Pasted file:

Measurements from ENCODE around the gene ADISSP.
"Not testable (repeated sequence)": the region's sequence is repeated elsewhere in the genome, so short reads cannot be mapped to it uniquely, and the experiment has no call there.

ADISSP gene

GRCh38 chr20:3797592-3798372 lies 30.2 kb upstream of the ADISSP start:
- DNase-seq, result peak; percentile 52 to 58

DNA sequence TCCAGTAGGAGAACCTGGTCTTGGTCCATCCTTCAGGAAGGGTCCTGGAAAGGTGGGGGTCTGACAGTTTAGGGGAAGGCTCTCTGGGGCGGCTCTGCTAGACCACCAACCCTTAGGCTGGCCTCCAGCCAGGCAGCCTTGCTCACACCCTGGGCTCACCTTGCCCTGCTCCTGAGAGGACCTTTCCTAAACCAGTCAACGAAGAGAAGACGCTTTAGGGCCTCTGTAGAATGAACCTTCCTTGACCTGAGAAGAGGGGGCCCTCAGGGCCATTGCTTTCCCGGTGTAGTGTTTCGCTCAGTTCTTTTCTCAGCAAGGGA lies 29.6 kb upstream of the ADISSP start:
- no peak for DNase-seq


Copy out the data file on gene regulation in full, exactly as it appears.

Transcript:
Measurements from ENCODE around the gene ADISSP.
"Not testable (repeated sequence)": the region's sequence is repeated elsewhere in the genome, so short reads cannot be mapped to it uniquely, and the experiment has no call there.

ADISSP gene

GRCh38 chr20:3797592-3798372 lies 30.2 kb upstream of the ADISSP start:
- DNase-seq, result peak; percentile 52 to 58

DNA sequence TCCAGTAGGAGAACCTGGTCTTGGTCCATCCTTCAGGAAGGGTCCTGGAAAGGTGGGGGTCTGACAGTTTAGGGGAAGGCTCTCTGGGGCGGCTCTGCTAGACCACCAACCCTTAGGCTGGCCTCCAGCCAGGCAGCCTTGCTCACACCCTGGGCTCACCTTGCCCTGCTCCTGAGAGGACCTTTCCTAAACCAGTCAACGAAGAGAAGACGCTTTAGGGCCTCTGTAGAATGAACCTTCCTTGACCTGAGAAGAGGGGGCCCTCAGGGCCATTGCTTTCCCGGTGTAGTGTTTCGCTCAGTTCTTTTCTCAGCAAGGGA lies 29.6 kb upstream of the ADISSP start:
- no peak for DNase-seq